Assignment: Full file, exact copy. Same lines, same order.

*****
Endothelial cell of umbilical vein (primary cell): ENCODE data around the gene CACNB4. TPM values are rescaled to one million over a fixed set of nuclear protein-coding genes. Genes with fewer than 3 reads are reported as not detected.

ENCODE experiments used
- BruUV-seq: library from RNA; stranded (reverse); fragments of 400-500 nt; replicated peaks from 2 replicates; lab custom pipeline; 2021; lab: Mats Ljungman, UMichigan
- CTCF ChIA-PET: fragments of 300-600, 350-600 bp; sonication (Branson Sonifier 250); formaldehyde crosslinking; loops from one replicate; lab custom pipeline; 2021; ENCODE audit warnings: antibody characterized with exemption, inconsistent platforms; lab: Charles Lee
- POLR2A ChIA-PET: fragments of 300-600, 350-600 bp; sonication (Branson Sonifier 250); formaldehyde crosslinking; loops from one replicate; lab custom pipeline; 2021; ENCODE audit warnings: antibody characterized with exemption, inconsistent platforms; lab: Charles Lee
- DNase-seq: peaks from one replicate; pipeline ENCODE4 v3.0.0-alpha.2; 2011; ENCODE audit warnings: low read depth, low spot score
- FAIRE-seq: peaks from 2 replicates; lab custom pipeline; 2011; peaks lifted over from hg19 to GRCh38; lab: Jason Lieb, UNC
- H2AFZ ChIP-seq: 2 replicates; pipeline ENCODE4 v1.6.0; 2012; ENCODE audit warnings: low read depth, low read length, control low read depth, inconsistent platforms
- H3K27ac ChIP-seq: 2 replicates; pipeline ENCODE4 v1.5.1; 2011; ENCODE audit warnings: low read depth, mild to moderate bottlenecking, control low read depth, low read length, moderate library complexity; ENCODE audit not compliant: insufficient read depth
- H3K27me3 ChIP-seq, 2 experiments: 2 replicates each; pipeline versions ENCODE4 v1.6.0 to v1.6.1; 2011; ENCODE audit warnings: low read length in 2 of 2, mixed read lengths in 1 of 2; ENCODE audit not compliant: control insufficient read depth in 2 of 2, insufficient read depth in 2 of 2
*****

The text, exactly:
Endothelial cell of umbilical vein (primary cell): ENCODE data around the gene CACNB4. TPM values are rescaled to one million over a fixed set of nuclear protein-coding genes. Genes with fewer than 3 reads are reported as not detected.

ENCODE experiments used
- BruUV-seq: library from RNA; stranded (reverse); fragments of 400-500 nt; replicated peaks from 2 replicates; lab custom pipeline; 2021; lab: Mats Ljungman, UMichigan
- CTCF ChIA-PET: fragments of 300-600, 350-600 bp; sonication (Branson Sonifier 250); formaldehyde crosslinking; loops from one replicate; lab custom pipeline; 2021; ENCODE audit warnings: antibody characterized with exemption, inconsistent platforms; lab: Charles Lee
- POLR2A ChIA-PET: fragments of 300-600, 350-600 bp; sonication (Branson Sonifier 250); formaldehyde crosslinking; loops from one replicate; lab custom pipeline; 2021; ENCODE audit warnings: antibody characterized with exemption, inconsistent platforms; lab: Charles Lee
- DNase-seq: peaks from one replicate; pipeline ENCODE4 v3.0.0-alpha.2; 2011; ENCODE audit warnings: low read depth, low spot score
- FAIRE-seq: peaks from 2 replicates; lab custom pipeline; 2011; peaks lifted over from hg19 to GRCh38; lab: Jason Lieb, UNC
- H2AFZ ChIP-seq: 2 replicates; pipeline ENCODE4 v1.6.0; 2012; ENCODE audit warnings: low read depth, low read length, control low read depth, inconsistent platforms
- H3K27ac ChIP-seq: 2 replicates; pipeline ENCODE4 v1.5.1; 2011; ENCODE audit warnings: low read depth, mild to moderate bottlenecking, control low read depth, low read length, moderate library complexity; ENCODE audit not compliant: insufficient read depth
- H3K27me3 ChIP-seq, 2 experiments: 2 replicates each; pipeline versions ENCODE4 v1.6.0 to v1.6.1; 2011; ENCODE audit warnings: low read length in 2 of 2, mixed read lengths in 1 of 2; ENCODE audit not compliant: control insufficient read depth in 2 of 2, insufficient read depth in 2 of 2